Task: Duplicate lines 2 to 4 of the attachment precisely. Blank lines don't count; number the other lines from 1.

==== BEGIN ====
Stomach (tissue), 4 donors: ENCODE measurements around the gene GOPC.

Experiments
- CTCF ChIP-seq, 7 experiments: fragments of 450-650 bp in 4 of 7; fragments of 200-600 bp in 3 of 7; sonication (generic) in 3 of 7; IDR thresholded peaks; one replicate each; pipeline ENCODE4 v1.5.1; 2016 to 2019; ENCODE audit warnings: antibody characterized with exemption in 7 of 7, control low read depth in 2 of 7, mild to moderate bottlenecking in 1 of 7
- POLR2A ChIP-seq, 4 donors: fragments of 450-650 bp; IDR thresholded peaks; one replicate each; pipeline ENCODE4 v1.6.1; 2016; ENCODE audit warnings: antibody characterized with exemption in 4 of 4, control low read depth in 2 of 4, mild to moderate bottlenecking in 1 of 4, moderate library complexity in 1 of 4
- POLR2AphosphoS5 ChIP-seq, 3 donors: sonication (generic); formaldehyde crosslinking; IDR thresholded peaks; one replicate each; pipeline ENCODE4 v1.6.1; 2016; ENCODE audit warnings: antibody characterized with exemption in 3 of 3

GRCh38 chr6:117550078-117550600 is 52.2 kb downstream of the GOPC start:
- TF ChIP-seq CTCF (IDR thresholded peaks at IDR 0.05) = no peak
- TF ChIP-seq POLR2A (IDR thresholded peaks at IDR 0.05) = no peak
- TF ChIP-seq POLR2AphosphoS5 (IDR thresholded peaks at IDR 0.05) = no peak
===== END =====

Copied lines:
Experiments
- CTCF ChIP-seq, 7 experiments: fragments of 450-650 bp in 4 of 7; fragments of 200-600 bp in 3 of 7; sonication (generic) in 3 of 7; IDR thresholded peaks; one replicate each; pipeline ENCODE4 v1.5.1; 2016 to 2019; ENCODE audit warnings: antibody characterized with exemption in 7 of 7, control low read depth in 2 of 7, mild to moderate bottlenecking in 1 of 7
- POLR2A ChIP-seq, 4 donors: fragments of 450-650 bp; IDR thresholded peaks; one replicate each; pipeline ENCODE4 v1.6.1; 2016; ENCODE audit warnings: antibody characterized with exemption in 4 of 4, control low read depth in 2 of 4, mild to moderate bottlenecking in 1 of 4, moderate library complexity in 1 of 4